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Trust and jealousy

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Hi I have been married to my husband for 18 years they have not all been good but we have always had a mutual respect and caring for each other.Last year my husband found an old girlfriend on facebook and started communicating with her by phone and email. About a month had passed and he wanted to meet her but he felt that he should tell me so he did but he left out the part about her being an old girlfriend. he wanted me to go out with just the two of them. I wasn’t happy about it but after a couple of days I was ready to agree to it. then I talked to my sister inlaw and she told me about their past relationship and how this woman spent a year trying to break him and his first wife up and that I should not let this woman into our life.

I asked my husband if she was ever his girlfriend and he said no for two weeks I tried to get him to tell me that he had a past relationship with her and he finally did. I told him I couldn’t understand how this old relationship could be a good idea on any level we fought for a couple of months about it but got passed it. I made him promise me no more old girlfriends.

Just about a year later i noticed that he had another old girlfriend on his facebook account I let it go a couple of weeks to see if he would tell me he didn’t. So I confronted him his first reaction was anger that I knew she was his old girlfriend and how did I find out who was I talking to. I told him I didn’t need to talk to anybody to know that she was an ex because he had kept a picture that she gave him hanging on our bedroom wall for 10 years until I got rid of it. He then stated that he had not been talking to her outside of facebook but that there was another woman he had been talking to but she was just an old friend. I asked him if he had done anything to hide this relationship like delete her phone calls or emails he said no so I went to check and he had deleted all his communications with her he then went and changed his email, facebook and purchased a disposable phone so that I can not check up on him. Until last year I had never checked his email or phone records. we actually shared an email account for many years.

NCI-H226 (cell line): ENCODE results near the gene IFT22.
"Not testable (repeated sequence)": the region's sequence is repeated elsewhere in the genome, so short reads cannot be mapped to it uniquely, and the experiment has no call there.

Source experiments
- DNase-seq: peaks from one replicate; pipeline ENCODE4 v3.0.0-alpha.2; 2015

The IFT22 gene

Now comes to me. I have lost all trust in him. Now I am in a jealous rage I don’t know how to stop myself or if I should just leave I am constantly questioning everything he does and he hates it. He thinks I should just trust him he doesn’t think he did anything wrong because he has “kept his pants on”. He has never wanted us to have friends together and now all of a sudden he wants to have all of his childhood friends around which I would be fine with I have wanted us to have friends for years I just don’t think he is choosing people for us to be friends with just him.
please help.

Trust and jealousy

Answered by on -


It’s not unusual for people in mid- to late life to rerun the “what ifs” of their youth. Many people start reconnecting with people who knew them when they were young. Part of it is simple curiosity. Partly it is an effort to feel young again by revisiting our youth. Part of it is sometimes competitive. Usually it is harmless. Sometimes it leads to reconnecting with people who remember us when . . . and who can again become important friends.

What is unusual and worrisome about your husband’s behavior is that he is hiding his activity and seems to be confining his searches to old girlfriends. You stated that your marriage hasn’t always been good. At 50+, your husband may be feeling that if he is to have the option to make a change, it’s now or never.

You are right to be concerned. You are going to get nowhere by being “wildly jealous” and accusatory. You are not going to help the situation by turning into a sleuth. Your efforts only make the other women look even better to him.

If your marriage is to make it through this crisis, you two need to finally confront the issues that have made things less than good and see whether you can reclaim and rekindle the love and respect you have had.

I suggest you take the high road and apologize for your own out-of-control behavior. Tell your husband that you love him and want your marriage to continue, that you feel threatened by his interest in other women, and that you don’t want to abandon a lifetime together that has been mostly good. Make an appointment with a couples therapist. Ask your husband to go with you. Even if he won’t go, go yourself. A therapist may help you identify ways to more effectively work on your marriage so that your husband will eventually want to join in the project.

I’m sure this is a scary time for you. Please limit contact with anyone who badmouths your husband or who sees all men as impossible. You need people around you who understand what you see in your husband and who give you love and support as you try to turn things around.

I wish you well.
Dr. Marie

Trust and jealousy

Dr. Marie Hartwell-Walker

Dr. Marie is licensed as both a psychologist and marriage and family counselor. She specializes in couples and family therapy and parent education. Follow her on Facebook or Twitter.

APA Reference
Hartwell-Walker, D. (2018). Trust and jealousy. Psych Central. Retrieved on June 26, 2019, from
Scientifically Reviewed
Last updated: 8 May 2018
Last reviewed: By a member of our scientific advisory board on 8 May 2018
Published on Psych All rights reserved.